Research questions 'me too' approach to Internet banking

Research questions 'me too' approach to Internet banking

Research conducted by University of Ulster financial services researcher Mark Durkin into the uptake of Internet-based banking has found that banks are embracing the Web in order not to be put at a competitive disadvantage - rather than for any sustainable competitive advantage Internet banking might provide in its own right.

The study conducted with banks in Ireland, Sweden, the UK and the United States, found that managing customer relationships via the Internet is the greatest challenge for banks, and re-emphasised the view that a balanced delivery channel mix is what is required, rather than a wholesale migration towards Internet banking.

Banks throughout Europe had anticipated significant cost savings through such a migration, notes Durkin, but costs have actually risen - because customers choose to adopt all available delivery platforms rather than selecting the Internet over others.

"While the growth of Internet banking is clearly increasing, there will always be a role for the traditional bank branch. The challenge is to manage the total delivery mix, and offer alternative service packages for different customer segments. Such an offer will likely be made on the basis of customer profitability", says Durkin.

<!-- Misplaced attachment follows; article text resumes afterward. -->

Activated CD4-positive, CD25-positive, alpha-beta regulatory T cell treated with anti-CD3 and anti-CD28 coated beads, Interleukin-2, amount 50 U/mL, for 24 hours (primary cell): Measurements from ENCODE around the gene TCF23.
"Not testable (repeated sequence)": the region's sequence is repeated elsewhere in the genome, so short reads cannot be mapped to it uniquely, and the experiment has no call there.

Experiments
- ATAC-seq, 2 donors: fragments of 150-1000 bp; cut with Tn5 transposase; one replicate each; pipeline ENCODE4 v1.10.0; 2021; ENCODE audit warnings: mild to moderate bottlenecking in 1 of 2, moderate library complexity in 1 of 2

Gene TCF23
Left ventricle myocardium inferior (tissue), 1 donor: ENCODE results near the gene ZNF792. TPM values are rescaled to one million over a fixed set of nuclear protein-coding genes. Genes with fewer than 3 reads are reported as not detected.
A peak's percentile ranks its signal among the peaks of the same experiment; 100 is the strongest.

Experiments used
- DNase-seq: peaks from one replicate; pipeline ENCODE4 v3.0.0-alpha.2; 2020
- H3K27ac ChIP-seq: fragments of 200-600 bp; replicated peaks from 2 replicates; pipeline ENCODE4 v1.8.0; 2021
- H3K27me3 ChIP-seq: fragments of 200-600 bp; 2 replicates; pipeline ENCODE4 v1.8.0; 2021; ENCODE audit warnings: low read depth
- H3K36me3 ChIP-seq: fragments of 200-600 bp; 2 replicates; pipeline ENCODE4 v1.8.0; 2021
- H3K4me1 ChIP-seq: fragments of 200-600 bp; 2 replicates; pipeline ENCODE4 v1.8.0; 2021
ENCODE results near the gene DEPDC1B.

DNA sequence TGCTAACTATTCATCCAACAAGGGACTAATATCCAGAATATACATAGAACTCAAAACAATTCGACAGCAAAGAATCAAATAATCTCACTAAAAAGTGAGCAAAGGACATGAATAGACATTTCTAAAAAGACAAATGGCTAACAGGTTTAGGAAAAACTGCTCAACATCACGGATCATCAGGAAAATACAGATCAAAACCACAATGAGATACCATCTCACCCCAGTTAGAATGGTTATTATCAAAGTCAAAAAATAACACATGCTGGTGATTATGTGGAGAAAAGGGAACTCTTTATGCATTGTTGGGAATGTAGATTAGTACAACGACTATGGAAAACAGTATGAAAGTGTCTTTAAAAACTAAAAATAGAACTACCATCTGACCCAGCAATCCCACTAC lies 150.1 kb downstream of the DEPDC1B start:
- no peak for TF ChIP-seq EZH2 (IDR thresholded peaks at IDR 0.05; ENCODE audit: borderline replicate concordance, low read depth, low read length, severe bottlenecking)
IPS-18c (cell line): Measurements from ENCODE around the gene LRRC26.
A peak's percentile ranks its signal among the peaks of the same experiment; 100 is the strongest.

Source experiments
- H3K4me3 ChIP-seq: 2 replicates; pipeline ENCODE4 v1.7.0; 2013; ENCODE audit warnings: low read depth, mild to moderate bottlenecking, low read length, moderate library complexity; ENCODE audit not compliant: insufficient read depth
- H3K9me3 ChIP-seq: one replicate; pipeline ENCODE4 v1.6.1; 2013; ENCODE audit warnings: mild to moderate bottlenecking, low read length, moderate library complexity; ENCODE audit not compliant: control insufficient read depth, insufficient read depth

Senior bank executives across Europe and America were in agreement that new technological interfaces such as interactive television and mobile phone commerce extend the reach of the Web to a majority of the population - but they remain unsure about customers' actual preferences.

Early indications from ongoing research conducted with bank customers in Northern Ireland shows that it is younger customers who will adopt the Internet most readily for their banking. As age and the complexity of financial needs increase, there is a decline in the adoption levels of Internet banking and an increase in the need for face to face interaction, says Durkin.

Customers feel that the branch will remain as the most important interface in the foreseeable future, he adds.

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